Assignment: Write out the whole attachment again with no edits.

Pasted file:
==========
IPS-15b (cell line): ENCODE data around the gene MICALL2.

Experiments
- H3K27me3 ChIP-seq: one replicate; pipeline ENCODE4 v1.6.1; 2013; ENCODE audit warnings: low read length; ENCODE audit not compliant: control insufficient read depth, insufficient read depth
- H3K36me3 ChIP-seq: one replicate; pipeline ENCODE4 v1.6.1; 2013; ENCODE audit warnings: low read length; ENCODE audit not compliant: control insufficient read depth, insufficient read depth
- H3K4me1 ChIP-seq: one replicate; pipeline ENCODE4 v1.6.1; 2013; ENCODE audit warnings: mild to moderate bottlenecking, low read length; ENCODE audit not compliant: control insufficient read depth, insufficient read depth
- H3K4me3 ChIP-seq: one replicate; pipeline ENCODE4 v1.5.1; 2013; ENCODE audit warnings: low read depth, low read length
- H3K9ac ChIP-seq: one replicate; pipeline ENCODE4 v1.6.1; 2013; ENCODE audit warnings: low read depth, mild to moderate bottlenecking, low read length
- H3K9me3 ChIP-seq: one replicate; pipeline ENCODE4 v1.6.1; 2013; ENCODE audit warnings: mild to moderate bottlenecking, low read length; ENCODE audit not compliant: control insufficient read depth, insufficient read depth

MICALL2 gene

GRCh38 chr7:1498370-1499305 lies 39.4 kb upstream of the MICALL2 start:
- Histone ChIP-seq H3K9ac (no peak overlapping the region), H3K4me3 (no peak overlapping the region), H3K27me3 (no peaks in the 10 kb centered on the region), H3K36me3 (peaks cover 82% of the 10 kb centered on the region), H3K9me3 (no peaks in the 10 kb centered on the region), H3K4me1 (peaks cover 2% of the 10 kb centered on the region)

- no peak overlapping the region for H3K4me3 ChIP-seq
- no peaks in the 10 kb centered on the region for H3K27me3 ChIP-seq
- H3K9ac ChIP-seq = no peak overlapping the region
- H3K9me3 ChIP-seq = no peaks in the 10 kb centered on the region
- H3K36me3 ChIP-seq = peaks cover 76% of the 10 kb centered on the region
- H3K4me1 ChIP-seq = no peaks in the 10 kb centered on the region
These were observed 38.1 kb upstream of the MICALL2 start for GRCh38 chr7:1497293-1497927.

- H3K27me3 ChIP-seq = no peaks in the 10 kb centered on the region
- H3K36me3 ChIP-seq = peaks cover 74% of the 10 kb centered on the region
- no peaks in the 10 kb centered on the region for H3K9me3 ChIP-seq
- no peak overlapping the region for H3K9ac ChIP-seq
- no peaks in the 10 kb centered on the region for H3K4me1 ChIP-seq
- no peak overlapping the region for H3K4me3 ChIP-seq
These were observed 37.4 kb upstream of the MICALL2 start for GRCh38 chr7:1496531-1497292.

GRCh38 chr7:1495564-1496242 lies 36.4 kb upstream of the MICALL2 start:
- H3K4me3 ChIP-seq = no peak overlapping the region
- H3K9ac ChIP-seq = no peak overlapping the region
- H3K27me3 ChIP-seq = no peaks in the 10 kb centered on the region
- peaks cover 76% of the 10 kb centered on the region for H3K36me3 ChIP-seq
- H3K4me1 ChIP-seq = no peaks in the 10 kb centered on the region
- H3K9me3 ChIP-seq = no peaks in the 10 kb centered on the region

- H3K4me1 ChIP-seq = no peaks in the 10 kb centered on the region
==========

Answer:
IPS-15b (cell line): ENCODE data around the gene MICALL2.

Experiments
- H3K27me3 ChIP-seq: one replicate; pipeline ENCODE4 v1.6.1; 2013; ENCODE audit warnings: low read length; ENCODE audit not compliant: control insufficient read depth, insufficient read depth
- H3K36me3 ChIP-seq: one replicate; pipeline ENCODE4 v1.6.1; 2013; ENCODE audit warnings: low read length; ENCODE audit not compliant: control insufficient read depth, insufficient read depth
- H3K4me1 ChIP-seq: one replicate; pipeline ENCODE4 v1.6.1; 2013; ENCODE audit warnings: mild to moderate bottlenecking, low read length; ENCODE audit not compliant: control insufficient read depth, insufficient read depth
- H3K4me3 ChIP-seq: one replicate; pipeline ENCODE4 v1.5.1; 2013; ENCODE audit warnings: low read depth, low read length
- H3K9ac ChIP-seq: one replicate; pipeline ENCODE4 v1.6.1; 2013; ENCODE audit warnings: low read depth, mild to moderate bottlenecking, low read length
- H3K9me3 ChIP-seq: one replicate; pipeline ENCODE4 v1.6.1; 2013; ENCODE audit warnings: mild to moderate bottlenecking, low read length; ENCODE audit not compliant: control insufficient read depth, insufficient read depth

MICALL2 gene

GRCh38 chr7:1498370-1499305 lies 39.4 kb upstream of the MICALL2 start:
- Histone ChIP-seq H3K9ac (no peak overlapping the region), H3K4me3 (no peak overlapping the region), H3K27me3 (no peaks in the 10 kb centered on the region), H3K36me3 (peaks cover 82% of the 10 kb centered on the region), H3K9me3 (no peaks in the 10 kb centered on the region), H3K4me1 (peaks cover 2% of the 10 kb centered on the region)

- no peak overlapping the region for H3K4me3 ChIP-seq
- no peaks in the 10 kb centered on the region for H3K27me3 ChIP-seq
- H3K9ac ChIP-seq = no peak overlapping the region
- H3K9me3 ChIP-seq = no peaks in the 10 kb centered on the region
- H3K36me3 ChIP-seq = peaks cover 76% of the 10 kb centered on the region
- H3K4me1 ChIP-seq = no peaks in the 10 kb centered on the region
These were observed 38.1 kb upstream of the MICALL2 start for GRCh38 chr7:1497293-1497927.

- H3K27me3 ChIP-seq = no peaks in the 10 kb centered on the region
- H3K36me3 ChIP-seq = peaks cover 74% of the 10 kb centered on the region
- no peaks in the 10 kb centered on the region for H3K9me3 ChIP-seq
- no peak overlapping the region for H3K9ac ChIP-seq
- no peaks in the 10 kb centered on the region for H3K4me1 ChIP-seq
- no peak overlapping the region for H3K4me3 ChIP-seq
These were observed 37.4 kb upstream of the MICALL2 start for GRCh38 chr7:1496531-1497292.

GRCh38 chr7:1495564-1496242 lies 36.4 kb upstream of the MICALL2 start:
- H3K4me3 ChIP-seq = no peak overlapping the region
- H3K9ac ChIP-seq = no peak overlapping the region
- H3K27me3 ChIP-seq = no peaks in the 10 kb centered on the region
- peaks cover 76% of the 10 kb centered on the region for H3K36me3 ChIP-seq
- H3K4me1 ChIP-seq = no peaks in the 10 kb centered on the region
- H3K9me3 ChIP-seq = no peaks in the 10 kb centered on the region

- H3K4me1 ChIP-seq = no peaks in the 10 kb centered on the region